“It has solved the everyday issue of having a lot to do, and time is money,” Richey says. “The quicker a driver gets dispatched, the quicker he gets to the customer, and so forth.”
McPherson Companies is hoping that its new system will help improve office productivity by decreasing the load planning process to no more than two hours, Hodgkins says. Managers should be able to spend more time on their other duties such as talking to drivers, handling emergency deliveries and going into the warehouse to help. And those efficiencies will be critical in keeping overhead – as well as equipment purchases – in check. “We are growing pretty rapidly,” Hodgkins says.
Matching recommendations and reality
On paper, the benefits produced by optimization systems may seem convincing, but in the end, the results only can be as reliable as the information provided to the system. Companies that implement optimization systems struggle the most with maintaining accurate data on drivers, tractors, etc., so that the system’s recommendations are something they can actually use.
“The solving of the problem is not the big prevention,” says Tom McLeod, president of McLeod Software. The key to improving the performance of optimization systems is data collection and validation of the data once it is added to the system, whether through EDI or manually, he says.
In addition to the data quality factor, “there is still the human element,” Richey says. Optimization systems may not take into account a detail that a dispatcher knows. By monitoring the percentage of recommendations accepted by each CSR, Maverick is able to improve its system continually by adjusting the tables in its software after finding out why certain recommendations were not accepted, Richey says.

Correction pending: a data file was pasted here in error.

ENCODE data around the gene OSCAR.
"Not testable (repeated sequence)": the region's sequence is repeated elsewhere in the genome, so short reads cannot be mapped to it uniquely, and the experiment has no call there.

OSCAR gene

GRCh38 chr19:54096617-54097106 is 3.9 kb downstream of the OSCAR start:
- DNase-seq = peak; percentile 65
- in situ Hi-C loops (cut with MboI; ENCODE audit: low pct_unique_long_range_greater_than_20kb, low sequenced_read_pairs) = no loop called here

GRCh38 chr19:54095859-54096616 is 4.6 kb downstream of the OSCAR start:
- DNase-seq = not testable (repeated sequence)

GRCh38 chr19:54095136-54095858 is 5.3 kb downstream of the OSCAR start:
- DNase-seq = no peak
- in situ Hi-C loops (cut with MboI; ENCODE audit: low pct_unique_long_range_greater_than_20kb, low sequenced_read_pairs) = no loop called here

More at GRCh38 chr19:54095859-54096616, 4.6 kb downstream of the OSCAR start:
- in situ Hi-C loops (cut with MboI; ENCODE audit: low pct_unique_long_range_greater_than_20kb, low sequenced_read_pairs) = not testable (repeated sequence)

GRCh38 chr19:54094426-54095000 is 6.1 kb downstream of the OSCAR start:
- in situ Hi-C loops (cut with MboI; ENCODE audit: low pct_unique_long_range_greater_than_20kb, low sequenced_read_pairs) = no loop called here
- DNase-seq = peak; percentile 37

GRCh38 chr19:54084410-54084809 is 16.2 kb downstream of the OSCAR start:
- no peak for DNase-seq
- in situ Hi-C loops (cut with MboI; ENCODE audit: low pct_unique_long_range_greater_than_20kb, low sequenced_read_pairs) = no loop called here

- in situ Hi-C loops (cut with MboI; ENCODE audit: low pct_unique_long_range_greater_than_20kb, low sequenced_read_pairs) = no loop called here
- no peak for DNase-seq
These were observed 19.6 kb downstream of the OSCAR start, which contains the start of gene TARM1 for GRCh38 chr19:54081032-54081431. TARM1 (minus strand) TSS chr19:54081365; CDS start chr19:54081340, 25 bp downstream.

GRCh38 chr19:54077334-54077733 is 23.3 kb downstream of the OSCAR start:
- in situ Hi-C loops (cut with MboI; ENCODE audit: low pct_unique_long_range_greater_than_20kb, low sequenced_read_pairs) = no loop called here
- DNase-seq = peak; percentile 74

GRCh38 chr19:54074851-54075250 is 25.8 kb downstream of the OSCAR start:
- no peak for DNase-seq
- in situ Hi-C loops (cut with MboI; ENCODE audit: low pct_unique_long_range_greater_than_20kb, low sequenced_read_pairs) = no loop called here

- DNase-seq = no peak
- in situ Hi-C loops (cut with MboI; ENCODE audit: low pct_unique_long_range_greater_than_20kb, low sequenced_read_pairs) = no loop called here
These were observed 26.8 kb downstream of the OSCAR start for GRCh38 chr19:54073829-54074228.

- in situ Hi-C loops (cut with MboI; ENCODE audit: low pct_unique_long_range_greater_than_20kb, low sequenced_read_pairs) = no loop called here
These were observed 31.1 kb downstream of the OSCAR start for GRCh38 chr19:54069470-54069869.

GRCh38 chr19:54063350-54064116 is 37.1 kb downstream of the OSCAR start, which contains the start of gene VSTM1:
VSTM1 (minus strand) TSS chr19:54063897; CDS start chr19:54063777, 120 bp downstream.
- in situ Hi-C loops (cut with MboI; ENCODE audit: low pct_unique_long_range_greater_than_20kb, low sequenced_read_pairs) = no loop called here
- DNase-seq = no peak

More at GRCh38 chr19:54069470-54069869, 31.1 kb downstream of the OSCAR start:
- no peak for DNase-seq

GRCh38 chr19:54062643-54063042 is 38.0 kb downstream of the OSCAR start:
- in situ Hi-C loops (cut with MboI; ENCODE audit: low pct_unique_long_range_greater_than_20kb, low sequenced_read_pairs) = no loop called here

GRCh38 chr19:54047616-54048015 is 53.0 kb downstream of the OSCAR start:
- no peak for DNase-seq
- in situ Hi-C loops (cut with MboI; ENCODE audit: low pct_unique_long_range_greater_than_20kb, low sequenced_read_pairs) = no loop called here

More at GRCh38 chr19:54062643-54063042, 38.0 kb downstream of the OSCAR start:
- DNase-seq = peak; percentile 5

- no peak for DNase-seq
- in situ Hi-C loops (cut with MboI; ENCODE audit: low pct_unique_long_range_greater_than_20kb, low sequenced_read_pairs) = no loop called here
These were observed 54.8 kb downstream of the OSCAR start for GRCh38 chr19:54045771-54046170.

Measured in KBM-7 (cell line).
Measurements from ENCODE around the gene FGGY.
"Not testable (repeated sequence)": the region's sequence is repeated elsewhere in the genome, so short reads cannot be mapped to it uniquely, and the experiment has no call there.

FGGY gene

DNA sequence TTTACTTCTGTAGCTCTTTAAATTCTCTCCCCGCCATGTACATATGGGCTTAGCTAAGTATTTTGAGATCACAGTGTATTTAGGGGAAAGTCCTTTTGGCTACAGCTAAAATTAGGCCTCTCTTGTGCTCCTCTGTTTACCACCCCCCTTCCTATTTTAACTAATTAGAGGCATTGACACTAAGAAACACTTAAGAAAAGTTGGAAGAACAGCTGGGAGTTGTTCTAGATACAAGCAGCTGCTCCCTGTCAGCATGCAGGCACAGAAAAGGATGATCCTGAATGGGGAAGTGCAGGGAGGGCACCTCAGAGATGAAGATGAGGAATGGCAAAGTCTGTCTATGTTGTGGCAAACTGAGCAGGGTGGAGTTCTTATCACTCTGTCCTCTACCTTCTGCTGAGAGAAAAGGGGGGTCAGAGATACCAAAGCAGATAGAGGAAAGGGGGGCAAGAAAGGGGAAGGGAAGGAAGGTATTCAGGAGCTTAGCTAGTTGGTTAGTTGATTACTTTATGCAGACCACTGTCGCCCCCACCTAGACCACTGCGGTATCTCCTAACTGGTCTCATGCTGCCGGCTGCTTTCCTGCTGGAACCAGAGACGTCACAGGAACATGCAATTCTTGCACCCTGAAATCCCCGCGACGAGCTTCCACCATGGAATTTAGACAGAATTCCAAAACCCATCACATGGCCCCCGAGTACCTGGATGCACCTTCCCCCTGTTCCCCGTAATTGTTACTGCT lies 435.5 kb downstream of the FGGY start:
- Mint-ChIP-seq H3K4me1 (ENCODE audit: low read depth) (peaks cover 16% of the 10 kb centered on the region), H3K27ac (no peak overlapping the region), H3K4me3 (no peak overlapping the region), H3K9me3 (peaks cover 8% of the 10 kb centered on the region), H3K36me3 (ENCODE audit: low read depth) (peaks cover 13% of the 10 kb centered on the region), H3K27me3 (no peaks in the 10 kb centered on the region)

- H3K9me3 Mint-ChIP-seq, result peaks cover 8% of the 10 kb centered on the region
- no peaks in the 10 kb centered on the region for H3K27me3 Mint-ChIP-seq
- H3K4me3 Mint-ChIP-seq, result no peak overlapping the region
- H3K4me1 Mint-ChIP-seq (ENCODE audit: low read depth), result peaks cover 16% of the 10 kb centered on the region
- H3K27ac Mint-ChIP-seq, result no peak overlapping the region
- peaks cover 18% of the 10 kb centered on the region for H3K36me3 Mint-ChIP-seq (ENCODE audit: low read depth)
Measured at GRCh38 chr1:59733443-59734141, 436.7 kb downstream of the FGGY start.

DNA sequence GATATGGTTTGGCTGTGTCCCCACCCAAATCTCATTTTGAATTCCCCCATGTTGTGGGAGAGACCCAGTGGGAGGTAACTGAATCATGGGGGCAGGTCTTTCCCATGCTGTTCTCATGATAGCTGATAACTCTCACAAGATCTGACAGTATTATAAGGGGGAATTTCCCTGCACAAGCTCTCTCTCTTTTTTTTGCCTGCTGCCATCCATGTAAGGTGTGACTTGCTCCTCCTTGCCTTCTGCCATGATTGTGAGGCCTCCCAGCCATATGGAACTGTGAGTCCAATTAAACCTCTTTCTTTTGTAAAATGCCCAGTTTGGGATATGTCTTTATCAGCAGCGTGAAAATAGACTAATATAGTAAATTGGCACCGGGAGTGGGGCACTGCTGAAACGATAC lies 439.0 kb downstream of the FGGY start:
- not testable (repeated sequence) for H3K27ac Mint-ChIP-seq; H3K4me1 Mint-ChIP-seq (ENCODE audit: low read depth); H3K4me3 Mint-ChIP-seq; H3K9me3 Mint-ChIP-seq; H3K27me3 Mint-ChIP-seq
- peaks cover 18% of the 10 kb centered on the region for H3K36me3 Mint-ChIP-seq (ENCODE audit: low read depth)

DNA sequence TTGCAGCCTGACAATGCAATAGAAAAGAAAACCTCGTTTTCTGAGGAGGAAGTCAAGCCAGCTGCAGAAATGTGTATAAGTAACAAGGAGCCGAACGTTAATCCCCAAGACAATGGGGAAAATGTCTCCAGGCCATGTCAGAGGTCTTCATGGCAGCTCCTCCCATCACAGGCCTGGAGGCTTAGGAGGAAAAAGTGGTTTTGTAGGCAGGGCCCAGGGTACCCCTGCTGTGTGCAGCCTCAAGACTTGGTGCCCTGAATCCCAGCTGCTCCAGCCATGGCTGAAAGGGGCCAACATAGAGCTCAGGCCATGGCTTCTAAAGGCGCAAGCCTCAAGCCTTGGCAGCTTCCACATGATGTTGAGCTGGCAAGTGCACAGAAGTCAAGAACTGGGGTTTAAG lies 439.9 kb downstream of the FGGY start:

Currently, Maverick’s CSRs accept the recommendations about 85 percent of the time. If the percentage drops, it most likely is a problem with the system, not resistance by a CSR, Richey says.
Another challenge for fleet operators is improving driver compliance to optimization systems. To track its driver productivity and route compliance, McPherson Companies plans to add a GPS handheld application to capture data in the field, such as driver hours, and a standard or baseline timetable for each route. “We see it as a driver training and discipline tool,” Hodgkins says.
Similarly, Peapod plans to increase route compliance by upgrading to Descartes’ next-generation routing and scheduling product. The company plans to use a system called Mobile Link, an application that runs on GPS-enabled cell phones. By knowing the real-time location of its vehicles, the company will be able to manage route compliance better and to dispatch drivers more dynamically, as opposed to creating one route per driver per day.